Local

Alicia Witt speaks out about the recent loss of her parents

"This is very delicate for me to write because I’m wanting to honor their privacy, which they held so tightly."

Travis Commeau
Alicia Witt.

Worcester native Alicia Witt, the 46-year-old star of several films and TV shows, took to Facebook Tuesday to address misconceptions surrounding the recent deaths of her parents.

Police found Robert, 87, and Diane, 75, dead in their Worcester home on Dec. 20, 2021. The home’s heater wasn’t working, but authorities haven’t released an official cause of death, according to The Boston Globe.

Witt — whose credits include “The Walking Dead,” “Nashville,” and “Orange is the New Black” — talked about the day she discovered her parents had passed away.

She explained that she hadn’t heard from them and asked a cousin to check on the couple.

In the statement on Facebook, Witt recalled, “waiting, phone in hand, praying fervently that the next call would be from them.”

Advertisement:

Instead, that call came from police.

“Knowing, as soon as I heard the detective’s voice on the other line, that they were gone. Knowing I would never hear their voices again,” she said. “Beginning the rest of my life, of finding them on the breeze, in a song, in a dream.”

She said she was grateful to return to Worcester, to mourn them privately.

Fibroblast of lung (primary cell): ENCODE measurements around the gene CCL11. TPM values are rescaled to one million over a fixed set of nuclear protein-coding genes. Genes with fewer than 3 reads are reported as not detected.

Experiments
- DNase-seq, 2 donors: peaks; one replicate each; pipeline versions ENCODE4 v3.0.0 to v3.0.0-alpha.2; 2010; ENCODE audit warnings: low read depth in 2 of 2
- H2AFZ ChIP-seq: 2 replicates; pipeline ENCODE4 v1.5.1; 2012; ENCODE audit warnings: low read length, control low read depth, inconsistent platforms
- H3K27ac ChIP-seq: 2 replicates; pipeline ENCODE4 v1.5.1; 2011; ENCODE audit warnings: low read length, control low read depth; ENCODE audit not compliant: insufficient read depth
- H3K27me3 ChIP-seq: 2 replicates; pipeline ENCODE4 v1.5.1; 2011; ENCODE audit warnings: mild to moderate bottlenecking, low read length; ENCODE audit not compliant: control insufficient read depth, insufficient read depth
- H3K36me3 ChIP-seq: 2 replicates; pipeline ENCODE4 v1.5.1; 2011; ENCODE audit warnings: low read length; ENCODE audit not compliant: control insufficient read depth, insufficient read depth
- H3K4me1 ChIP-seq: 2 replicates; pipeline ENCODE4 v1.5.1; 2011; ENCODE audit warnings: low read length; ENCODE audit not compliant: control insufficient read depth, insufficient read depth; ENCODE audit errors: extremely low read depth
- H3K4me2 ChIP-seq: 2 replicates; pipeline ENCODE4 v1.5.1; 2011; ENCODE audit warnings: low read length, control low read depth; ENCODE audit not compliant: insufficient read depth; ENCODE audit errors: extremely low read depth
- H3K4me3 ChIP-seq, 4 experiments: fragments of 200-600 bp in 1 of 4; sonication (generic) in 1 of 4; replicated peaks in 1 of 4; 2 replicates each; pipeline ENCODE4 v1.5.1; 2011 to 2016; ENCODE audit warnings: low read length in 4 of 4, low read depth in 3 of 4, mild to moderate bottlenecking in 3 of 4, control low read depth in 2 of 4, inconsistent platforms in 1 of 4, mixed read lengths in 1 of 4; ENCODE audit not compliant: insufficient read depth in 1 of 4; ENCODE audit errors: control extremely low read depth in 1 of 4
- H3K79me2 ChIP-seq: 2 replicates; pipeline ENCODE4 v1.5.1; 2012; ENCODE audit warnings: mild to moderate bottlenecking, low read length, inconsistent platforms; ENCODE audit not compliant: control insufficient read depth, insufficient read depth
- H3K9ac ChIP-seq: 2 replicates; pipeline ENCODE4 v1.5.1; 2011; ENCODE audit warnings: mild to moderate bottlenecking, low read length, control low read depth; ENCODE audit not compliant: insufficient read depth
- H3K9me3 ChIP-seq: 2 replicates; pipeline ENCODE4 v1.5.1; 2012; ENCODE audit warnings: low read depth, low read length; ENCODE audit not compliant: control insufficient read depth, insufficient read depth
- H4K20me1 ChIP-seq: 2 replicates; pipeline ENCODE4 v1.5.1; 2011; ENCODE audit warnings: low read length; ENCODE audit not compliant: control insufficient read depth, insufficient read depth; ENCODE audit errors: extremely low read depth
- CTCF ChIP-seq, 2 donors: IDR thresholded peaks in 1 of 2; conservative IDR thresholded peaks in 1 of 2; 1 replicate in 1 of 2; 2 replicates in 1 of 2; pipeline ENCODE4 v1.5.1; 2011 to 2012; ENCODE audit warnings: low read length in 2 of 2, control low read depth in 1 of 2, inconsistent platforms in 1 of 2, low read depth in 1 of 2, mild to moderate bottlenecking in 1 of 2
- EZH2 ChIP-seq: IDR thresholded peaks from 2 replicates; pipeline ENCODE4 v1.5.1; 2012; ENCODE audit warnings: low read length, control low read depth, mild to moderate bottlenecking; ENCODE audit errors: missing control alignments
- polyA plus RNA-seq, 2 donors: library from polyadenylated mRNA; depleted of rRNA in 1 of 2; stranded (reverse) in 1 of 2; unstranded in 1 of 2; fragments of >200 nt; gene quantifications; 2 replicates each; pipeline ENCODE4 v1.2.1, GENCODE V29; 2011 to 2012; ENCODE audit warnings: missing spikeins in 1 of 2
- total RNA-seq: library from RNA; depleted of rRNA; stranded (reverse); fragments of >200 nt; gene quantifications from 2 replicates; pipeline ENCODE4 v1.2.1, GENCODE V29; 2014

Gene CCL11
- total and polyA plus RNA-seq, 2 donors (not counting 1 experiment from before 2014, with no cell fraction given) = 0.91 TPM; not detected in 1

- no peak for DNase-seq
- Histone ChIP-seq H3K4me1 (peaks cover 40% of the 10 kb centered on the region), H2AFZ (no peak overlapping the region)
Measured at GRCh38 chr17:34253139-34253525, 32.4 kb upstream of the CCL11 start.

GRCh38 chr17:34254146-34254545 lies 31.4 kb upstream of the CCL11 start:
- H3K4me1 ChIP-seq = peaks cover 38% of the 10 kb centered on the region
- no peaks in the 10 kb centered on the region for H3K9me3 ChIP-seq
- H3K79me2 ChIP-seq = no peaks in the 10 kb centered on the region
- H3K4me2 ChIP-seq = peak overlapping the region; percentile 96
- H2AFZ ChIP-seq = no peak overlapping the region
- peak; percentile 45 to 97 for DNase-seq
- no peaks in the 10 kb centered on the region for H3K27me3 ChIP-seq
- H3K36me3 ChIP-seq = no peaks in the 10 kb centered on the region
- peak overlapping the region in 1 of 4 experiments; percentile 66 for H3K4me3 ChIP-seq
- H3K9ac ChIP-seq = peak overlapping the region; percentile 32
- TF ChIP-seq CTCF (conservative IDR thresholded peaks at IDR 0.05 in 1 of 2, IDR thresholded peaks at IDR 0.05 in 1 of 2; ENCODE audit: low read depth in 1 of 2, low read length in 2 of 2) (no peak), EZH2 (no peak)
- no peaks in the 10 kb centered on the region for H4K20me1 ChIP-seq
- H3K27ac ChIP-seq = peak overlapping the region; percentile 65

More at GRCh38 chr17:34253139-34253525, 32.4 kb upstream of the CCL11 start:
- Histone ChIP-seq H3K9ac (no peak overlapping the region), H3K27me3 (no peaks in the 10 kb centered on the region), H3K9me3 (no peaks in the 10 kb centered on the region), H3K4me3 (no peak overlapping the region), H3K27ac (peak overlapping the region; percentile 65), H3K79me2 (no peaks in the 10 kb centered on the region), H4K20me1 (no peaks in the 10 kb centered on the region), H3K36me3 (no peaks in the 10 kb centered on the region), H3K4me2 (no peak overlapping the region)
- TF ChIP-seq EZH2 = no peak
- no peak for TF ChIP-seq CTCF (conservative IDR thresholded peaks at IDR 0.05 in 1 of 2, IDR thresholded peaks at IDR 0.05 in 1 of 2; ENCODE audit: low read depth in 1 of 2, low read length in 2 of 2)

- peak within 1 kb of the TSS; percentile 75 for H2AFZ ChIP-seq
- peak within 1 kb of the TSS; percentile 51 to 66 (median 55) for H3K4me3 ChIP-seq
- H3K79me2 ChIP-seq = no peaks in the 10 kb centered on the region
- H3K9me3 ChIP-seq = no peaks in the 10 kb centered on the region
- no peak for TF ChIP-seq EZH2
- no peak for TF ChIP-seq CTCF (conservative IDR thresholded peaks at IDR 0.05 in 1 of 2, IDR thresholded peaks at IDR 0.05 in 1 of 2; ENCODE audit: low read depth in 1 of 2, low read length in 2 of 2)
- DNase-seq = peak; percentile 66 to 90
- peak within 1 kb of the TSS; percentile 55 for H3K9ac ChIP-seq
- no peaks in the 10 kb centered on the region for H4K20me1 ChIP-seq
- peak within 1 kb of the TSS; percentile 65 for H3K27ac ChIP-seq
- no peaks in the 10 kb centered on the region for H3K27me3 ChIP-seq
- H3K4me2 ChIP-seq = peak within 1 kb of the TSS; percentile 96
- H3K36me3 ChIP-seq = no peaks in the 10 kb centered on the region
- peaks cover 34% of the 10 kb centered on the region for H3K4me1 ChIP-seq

She noted that the circumstances around her parents’ deaths have become fodder for the press, and that there were misconceptions.

“This is very delicate for me to write because I’m wanting to honor their privacy, which they held so tightly,” she said. “There’s an awful irony in the fact that, because of the very lengths they went to in order to protect their privacy in life — that privacy has been stripped away in death.”

Witt said she hadn’t been allowed in her parents’ home for well over a decade.

“Every time I offered to have something repaired for them, they refused to allow workers into their house,” she said. “I begged, cried, tried to reason with them, tried to convince them to let me help them move — but every time, they became furious with me, telling me I had no right to tell them how to live their lives and that they had it all under control.”

Advertisement:

Witt said she and others tried to help her parents. She said they were not penniless, but “fiercely stubborn, beautifully original souls, and with that, they made choices — choices that I couldn’t talk them out of.”

She said she helped them in all the ways they would let her.

“I struggle, as much as I helped, with what else could I have done — short of petitioning the court system for taking control of two otherwise very sharp, very independent, very capable adults,” Witt said.

She described her parents as a “united, intertwined, indivisible force, determined to do things their own way.”

“I had no idea that their heat had gone out,” Witt said. “I will never understand how or why they made the choice not to tell me this.”

She said even if she could have looked into the future and told them of the dangers of their choices, she believes they would have made the same choices.

“They weren’t willing to make different ones,” Witt said.

She noted their last words to each other were, “I love you.”

“That part was simple; never in doubt. They loved me so. I loved them so,” Witt said.

Conversation

This discussion has ended. Please join elsewhere on Boston.com